At the beginning of August, I started a media diet, where I pledged not to visit a whole host of distracting and addictive websites. Being a parent to a 1-year old and having a demanding job mean that my time and attention are my most valuable possessions. These distractions were cutting into that time and giving me back very little in return.
The experiment went really well and I made it through the month without using facebook, twitter, reddit, hacker news, or my feed reader. The whole experience was really freeing, and I found myself spending more time on things I cared about. That time wasn't just shunted into work (though I did get a lot of work done). I also read a few books, caught up on some projects around the house, and spent more time just enjoying the company of others in the real world. I highly recommend it.
At the end of the month, I went back onto each site and did some evaluation. Despite having a few thousand unread items in my feed reader, it didn't take long to sort through them, because I realized that I didn't even care what I missed from many of the feeds. I've now unsubscribed from those, and the signal-to-noise ratio is much higher. Twitter was a similar story - dropping about a dozen feeds really helped, and it's now more of a useful tool for keeping up on interesting scientific papers and trends than it used to be. I can honestly say that I didn't miss facebook and reddit at all, and I plan to continue that hiatus.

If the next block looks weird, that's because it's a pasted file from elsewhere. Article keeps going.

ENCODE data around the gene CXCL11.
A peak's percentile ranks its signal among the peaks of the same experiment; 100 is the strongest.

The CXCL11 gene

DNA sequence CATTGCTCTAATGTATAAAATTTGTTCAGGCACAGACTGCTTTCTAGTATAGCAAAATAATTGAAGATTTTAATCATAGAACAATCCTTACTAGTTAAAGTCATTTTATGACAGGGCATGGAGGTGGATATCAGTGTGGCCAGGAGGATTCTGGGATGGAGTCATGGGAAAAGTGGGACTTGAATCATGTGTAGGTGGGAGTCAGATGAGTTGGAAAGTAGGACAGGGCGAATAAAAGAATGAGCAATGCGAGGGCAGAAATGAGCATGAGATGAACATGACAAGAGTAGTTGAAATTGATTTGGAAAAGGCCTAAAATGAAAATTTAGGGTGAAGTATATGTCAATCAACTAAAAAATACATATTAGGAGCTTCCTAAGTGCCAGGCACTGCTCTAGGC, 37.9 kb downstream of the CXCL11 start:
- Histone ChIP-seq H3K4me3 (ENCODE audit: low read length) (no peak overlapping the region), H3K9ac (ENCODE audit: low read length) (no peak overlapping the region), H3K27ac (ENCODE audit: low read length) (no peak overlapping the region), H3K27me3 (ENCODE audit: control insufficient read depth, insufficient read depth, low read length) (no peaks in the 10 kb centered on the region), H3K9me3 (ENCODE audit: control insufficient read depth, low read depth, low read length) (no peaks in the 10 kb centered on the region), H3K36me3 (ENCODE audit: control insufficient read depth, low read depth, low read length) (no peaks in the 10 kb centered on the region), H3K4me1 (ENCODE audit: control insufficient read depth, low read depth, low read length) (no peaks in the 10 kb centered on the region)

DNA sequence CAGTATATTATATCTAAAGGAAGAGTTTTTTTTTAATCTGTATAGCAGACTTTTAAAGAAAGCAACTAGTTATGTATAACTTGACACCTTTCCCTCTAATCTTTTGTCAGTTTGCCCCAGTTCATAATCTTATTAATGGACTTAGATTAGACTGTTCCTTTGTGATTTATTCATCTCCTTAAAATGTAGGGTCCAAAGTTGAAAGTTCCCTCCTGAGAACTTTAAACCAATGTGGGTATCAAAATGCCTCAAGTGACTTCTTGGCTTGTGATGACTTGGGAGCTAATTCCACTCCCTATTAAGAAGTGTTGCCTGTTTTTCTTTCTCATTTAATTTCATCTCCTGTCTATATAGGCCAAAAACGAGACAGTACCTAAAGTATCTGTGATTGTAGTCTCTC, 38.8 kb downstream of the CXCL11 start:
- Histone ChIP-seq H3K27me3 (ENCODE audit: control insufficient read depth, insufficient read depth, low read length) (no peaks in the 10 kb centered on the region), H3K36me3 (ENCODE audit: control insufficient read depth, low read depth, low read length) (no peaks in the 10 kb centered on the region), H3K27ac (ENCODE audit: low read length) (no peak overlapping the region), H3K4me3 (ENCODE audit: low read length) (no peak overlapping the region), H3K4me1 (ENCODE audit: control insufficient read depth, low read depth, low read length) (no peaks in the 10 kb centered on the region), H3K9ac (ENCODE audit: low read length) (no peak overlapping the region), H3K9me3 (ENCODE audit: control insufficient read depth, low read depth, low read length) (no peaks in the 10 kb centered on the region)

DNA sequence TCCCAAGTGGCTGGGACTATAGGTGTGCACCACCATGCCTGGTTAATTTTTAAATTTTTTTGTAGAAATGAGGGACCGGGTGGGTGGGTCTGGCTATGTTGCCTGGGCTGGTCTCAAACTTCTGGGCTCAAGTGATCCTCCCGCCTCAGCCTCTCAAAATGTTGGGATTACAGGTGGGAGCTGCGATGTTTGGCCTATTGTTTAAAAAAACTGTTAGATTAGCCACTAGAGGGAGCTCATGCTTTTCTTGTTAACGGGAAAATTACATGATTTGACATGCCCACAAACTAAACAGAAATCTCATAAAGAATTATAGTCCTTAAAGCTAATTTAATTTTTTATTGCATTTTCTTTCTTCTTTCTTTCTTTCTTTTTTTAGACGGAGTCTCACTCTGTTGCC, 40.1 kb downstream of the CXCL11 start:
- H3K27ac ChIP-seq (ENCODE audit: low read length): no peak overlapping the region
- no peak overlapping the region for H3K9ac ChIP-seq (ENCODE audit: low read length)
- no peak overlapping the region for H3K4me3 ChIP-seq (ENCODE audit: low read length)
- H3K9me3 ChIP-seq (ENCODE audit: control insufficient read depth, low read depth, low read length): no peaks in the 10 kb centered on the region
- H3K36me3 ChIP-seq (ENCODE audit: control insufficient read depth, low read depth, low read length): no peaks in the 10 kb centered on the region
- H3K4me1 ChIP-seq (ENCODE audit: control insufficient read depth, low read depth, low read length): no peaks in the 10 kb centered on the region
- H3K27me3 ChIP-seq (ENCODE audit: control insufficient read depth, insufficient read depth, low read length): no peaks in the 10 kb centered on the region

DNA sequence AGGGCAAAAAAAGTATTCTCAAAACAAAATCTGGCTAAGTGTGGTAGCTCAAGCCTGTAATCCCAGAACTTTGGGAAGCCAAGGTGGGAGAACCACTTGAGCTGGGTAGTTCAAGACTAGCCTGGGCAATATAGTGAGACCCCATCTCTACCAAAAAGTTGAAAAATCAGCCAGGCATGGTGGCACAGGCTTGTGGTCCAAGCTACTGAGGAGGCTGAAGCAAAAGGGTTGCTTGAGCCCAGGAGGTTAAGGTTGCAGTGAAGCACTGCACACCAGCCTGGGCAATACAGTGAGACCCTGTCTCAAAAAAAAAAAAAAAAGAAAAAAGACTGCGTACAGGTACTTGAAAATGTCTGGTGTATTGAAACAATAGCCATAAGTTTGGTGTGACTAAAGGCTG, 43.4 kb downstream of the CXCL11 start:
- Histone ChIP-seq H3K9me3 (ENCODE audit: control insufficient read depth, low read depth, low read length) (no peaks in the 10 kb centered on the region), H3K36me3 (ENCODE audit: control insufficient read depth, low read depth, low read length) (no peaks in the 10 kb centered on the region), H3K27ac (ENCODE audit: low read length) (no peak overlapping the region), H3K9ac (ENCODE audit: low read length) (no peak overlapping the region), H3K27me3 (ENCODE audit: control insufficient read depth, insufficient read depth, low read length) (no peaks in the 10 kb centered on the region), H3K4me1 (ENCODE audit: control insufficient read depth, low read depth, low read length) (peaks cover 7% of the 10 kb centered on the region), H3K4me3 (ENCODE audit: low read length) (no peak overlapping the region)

So far, I haven't slipped too far back into old habits in September and October, but I will admit that the temptation is still there. It's just easier to open a new tab and look at some stupid memes than it is to start a new project - the activation energy will always be lower, and the quick hit of dopamine is an addictive thing. This is all about creating new habits, though, which takes time, and I feel like I'm still on the right track.
After giving this a shot, I can offer this advice: Try cutting out some of the chaff from your daily internet routine. You won't regret it.